DENVER – Free joints! Cheap weed! Marijuana advertising in Denver can be aggressive, with psychedelic billboards promoting an affordable high.
But that may be ending in Colorado's largest city after the city council voted 13-0 Monday night to ban outdoor advertising for medical marijuana.
"I don't appreciate folks that are out in front of a creepy old van slinging this dope, and they're making this industry look bad," said Councilman Paul Lopez. "I'm sick and tired of my neighborhood being overrun by folks who don't respect it."
Marijuana advertising is a murky area for regulators dealing with an industry whose very existence violates federal drug law. Medical marijuana is illegal to grow and sell and illegal to advertise, but regulations vary widely in the 17 states that flout federal drug law and consider pot legal for people with certain medical conditions.
Delaware, Montana and Vermont ban marijuana advertising, though Montana's ban is under legal challenge. Washington state bans physicians from advertising that they recommend the drug.
California and Colorado, two states known for their vibrant marijuana industries, are flush with advertisements for the drug.
The Denver advertising ban doesn't affect print advertising or radio or television ads, but the ads would have to include the disclaimer that pot is "for registered Colorado medical marijuana patients only."
The local marijuana industry was deeply divided on the ban, which requires one more vote next week but appears certain to pass.
One Denver group, the Medical Marijuana Industry Group, actively pushed for the ban, saying unseemly ads give people a bad impression. Other industry groups, including the influential Cannabis Business Alliance, argued that the advertising ban goes too far.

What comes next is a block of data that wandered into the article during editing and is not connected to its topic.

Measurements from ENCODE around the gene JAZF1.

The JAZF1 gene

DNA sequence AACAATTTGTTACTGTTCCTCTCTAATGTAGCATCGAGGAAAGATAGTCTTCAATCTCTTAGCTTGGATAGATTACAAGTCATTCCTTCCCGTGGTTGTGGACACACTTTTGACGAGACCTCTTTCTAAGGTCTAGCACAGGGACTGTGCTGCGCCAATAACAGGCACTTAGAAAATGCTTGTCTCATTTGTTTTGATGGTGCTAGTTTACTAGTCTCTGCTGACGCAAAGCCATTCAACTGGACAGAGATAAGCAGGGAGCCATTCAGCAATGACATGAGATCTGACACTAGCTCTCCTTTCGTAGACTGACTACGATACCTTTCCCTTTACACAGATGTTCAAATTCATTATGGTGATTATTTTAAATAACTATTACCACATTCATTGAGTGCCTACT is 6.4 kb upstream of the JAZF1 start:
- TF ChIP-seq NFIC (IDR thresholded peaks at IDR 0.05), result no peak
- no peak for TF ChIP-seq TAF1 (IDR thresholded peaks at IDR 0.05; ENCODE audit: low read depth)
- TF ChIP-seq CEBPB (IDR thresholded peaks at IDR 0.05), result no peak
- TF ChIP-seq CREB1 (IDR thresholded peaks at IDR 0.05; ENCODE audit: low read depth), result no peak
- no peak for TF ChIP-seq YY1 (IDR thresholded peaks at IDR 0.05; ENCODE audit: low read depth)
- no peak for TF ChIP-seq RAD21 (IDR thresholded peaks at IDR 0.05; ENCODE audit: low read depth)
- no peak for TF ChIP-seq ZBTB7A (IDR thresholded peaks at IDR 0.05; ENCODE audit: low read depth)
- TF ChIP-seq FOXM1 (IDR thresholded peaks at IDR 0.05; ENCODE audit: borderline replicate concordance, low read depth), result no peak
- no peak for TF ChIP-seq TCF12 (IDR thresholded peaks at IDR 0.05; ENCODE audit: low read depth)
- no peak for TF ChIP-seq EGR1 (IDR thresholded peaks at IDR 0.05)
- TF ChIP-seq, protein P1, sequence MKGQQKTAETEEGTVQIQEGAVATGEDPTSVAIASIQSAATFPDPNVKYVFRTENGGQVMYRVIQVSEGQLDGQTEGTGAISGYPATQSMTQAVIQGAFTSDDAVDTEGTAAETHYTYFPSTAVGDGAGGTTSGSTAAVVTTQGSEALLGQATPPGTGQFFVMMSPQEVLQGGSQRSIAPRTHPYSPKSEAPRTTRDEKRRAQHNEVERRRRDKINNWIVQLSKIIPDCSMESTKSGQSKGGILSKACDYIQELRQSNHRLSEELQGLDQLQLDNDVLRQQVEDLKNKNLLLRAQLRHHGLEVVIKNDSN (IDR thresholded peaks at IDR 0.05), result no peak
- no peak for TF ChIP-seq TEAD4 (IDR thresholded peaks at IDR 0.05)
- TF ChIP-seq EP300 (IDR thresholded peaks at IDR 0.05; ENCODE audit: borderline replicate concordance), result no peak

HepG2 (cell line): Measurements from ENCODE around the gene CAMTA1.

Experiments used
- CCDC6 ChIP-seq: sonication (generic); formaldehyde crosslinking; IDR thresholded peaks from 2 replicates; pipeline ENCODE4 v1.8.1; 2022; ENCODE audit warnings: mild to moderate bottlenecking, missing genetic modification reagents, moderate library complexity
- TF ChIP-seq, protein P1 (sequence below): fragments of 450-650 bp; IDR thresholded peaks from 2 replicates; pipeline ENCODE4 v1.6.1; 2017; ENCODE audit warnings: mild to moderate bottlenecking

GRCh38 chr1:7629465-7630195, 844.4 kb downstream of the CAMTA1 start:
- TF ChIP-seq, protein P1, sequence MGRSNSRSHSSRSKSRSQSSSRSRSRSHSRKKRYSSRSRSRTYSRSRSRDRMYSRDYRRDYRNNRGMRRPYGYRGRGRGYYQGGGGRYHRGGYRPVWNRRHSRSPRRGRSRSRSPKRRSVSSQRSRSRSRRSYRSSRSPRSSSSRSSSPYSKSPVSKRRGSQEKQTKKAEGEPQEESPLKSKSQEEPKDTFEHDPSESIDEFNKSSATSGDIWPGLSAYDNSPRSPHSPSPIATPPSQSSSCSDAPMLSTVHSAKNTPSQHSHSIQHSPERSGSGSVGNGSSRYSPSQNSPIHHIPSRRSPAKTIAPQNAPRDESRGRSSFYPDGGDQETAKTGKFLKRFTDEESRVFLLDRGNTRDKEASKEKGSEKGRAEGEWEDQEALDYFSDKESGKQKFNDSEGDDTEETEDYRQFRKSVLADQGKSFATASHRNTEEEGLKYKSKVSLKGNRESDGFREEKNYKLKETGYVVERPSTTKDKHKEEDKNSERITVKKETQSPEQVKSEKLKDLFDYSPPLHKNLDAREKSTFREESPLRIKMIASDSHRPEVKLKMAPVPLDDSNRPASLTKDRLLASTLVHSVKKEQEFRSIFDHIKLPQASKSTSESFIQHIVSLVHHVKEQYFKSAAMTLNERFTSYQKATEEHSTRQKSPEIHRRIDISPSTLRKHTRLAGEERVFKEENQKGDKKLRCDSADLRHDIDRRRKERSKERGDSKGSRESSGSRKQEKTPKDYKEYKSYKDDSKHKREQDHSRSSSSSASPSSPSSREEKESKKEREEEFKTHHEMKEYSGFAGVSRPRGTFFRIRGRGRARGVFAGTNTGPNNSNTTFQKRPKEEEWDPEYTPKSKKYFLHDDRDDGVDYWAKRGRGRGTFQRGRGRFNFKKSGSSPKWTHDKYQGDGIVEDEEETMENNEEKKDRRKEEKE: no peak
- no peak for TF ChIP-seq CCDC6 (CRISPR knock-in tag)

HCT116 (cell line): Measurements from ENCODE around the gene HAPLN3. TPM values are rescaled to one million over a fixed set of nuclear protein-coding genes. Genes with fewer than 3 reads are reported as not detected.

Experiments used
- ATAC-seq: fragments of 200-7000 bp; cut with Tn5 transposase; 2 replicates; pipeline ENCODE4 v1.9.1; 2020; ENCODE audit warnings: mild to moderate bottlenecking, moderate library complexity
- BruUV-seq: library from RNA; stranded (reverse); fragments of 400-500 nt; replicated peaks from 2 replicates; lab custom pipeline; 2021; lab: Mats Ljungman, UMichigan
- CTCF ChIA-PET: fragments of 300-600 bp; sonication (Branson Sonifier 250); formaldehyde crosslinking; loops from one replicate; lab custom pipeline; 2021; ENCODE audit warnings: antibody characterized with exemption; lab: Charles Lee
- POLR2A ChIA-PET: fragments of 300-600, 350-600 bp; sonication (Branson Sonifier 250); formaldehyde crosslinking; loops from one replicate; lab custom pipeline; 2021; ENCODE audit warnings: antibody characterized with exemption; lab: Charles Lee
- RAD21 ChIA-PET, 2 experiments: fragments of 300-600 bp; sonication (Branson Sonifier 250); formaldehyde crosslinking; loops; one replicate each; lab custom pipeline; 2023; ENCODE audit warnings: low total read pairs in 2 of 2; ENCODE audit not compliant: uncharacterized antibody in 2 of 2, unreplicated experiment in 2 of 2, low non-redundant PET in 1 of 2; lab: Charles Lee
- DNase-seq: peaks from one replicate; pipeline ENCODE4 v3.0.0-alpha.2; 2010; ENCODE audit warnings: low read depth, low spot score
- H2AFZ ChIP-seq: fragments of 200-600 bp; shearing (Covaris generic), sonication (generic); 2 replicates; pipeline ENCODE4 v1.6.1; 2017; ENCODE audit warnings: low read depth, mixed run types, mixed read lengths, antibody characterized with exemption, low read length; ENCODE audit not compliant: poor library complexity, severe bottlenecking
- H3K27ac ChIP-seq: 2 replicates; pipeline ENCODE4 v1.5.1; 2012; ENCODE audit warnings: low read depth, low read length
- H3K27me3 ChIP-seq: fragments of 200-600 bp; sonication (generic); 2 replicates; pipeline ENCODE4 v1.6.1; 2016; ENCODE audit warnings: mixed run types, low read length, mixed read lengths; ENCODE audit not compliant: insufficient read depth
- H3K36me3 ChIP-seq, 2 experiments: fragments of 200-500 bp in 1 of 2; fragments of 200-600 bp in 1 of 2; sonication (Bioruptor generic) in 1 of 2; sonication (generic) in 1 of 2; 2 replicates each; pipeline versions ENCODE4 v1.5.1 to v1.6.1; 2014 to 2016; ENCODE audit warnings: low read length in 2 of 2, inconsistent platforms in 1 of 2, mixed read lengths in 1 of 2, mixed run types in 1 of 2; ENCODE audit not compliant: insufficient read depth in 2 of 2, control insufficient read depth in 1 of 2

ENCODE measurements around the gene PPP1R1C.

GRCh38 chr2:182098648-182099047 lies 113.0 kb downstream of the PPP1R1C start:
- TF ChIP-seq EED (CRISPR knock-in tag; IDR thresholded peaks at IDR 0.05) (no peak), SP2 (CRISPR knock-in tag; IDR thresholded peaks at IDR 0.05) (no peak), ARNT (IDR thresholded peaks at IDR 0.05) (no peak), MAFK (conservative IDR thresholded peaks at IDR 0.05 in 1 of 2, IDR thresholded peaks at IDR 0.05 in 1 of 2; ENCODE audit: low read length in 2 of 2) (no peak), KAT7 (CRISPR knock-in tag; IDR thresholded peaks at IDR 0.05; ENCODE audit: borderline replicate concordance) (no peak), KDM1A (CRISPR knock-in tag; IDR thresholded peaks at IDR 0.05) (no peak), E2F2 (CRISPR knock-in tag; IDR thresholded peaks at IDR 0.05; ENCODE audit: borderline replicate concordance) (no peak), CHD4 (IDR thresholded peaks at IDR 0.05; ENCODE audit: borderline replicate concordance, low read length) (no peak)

Marijuana marketing is in its infancy, and companies are still tiptoeing around federal threats, said John Nicolazzo of the New York-based Medical Cannabis Network, which provides business services for the medical marijuana industry and owns more than 1,000 marijuana-related Internet domains.
"Our industry has been under constant scrutiny, and advertising is a big part of that," Nicolazzo said. "It does kind of hinder us from going mainstream, to where we want to be."
Lenny Frieling, an attorney and prominent marijuana legalization advocate, said marijuana shouldn't face special limits.
"I don't think any medicines should be advertised, period, end of story. Whether it's medical marijuana or something that will give me an erection for eight hours, I find it all inappropriate," said Frieling, head of Colorado's chapter of the National Organization for the Reform of Marijuana Laws. "Ban it all or don't ban any of it, singling out marijuana is just willful ignorance."
A U.S. attorney in San Diego last year vowed to crack down on companies that accept marijuana advertising in violation of federal drug law, but so far there have been no criminal charges. The U.S. attorney in Denver has told dispensaries near schools to close or face federal seizure, but he has not addressed advertising for the drug.